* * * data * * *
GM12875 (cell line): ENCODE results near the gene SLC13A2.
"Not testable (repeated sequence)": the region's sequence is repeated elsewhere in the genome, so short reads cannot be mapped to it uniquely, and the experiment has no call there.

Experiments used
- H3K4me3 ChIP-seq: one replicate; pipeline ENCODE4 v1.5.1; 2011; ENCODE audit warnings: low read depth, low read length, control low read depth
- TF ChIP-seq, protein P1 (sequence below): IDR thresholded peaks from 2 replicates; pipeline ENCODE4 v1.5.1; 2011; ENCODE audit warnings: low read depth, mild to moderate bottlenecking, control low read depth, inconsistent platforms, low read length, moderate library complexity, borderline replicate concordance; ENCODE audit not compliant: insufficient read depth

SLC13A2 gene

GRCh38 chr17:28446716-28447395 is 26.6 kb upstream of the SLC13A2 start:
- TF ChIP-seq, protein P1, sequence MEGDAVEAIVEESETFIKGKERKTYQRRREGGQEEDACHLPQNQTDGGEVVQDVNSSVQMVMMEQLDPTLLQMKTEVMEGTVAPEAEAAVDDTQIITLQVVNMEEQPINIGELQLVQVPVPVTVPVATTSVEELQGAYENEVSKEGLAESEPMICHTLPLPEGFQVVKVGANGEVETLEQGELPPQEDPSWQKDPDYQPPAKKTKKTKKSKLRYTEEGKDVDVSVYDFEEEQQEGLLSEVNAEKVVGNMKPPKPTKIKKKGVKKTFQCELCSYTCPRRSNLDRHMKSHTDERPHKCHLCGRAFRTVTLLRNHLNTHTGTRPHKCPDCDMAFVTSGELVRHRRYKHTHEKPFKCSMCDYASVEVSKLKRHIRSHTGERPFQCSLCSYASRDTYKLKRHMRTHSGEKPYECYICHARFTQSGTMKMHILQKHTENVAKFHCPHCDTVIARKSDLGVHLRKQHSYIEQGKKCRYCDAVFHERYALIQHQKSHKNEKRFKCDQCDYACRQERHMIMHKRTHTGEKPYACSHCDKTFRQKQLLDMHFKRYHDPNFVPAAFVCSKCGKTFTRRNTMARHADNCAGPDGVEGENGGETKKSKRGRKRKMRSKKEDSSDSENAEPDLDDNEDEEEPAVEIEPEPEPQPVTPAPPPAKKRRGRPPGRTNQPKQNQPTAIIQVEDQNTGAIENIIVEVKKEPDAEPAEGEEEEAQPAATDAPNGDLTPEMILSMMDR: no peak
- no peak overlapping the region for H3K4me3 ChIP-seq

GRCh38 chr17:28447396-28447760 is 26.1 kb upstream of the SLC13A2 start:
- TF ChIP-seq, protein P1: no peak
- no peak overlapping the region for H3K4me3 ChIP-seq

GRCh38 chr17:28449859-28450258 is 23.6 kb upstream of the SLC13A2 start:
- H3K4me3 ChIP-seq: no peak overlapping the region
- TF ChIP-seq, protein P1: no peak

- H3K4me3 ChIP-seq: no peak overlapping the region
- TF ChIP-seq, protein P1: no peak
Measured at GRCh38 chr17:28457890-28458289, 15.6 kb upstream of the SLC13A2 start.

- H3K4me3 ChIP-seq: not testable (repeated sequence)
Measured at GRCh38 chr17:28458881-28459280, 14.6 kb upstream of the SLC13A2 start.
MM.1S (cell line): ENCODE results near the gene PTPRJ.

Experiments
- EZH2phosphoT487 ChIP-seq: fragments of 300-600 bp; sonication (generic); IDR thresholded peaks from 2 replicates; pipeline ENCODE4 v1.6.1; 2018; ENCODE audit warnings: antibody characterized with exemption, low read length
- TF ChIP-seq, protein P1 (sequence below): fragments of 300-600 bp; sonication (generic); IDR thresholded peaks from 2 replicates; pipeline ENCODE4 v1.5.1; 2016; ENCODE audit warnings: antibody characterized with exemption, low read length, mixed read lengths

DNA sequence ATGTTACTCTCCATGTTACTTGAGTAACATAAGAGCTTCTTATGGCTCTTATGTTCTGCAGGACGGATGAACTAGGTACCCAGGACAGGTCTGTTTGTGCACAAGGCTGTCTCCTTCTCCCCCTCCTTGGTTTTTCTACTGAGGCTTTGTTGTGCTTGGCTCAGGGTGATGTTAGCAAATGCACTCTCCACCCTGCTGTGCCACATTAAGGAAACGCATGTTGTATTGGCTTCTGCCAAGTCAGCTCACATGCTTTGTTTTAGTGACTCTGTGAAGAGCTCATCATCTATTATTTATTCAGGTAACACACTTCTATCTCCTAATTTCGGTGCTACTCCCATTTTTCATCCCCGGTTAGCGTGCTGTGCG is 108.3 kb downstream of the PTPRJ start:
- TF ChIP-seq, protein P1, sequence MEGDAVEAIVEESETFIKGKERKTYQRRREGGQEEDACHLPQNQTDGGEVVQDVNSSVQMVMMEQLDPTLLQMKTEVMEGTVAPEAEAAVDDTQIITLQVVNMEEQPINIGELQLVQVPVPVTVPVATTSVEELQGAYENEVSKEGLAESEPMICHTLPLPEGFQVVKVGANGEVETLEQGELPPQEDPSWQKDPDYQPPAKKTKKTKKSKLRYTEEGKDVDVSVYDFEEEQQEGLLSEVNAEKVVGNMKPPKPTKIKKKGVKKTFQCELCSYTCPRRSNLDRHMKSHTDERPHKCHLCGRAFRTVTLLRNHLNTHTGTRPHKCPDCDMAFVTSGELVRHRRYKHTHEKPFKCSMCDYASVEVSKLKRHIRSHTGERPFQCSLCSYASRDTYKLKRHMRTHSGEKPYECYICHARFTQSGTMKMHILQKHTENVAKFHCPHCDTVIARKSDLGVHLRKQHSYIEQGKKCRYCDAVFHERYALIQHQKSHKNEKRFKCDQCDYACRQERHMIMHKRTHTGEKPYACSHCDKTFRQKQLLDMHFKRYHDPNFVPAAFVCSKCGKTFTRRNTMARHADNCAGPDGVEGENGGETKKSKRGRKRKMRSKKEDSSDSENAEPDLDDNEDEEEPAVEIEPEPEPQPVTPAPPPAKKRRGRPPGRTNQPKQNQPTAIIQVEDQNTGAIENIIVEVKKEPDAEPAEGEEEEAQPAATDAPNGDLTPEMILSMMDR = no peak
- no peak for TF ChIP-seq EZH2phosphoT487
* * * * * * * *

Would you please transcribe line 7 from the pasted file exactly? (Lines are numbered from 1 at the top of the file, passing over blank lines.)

GRCh38 chr17:28446716-28447395 is 26.6 kb upstream of the SLC13A2 start: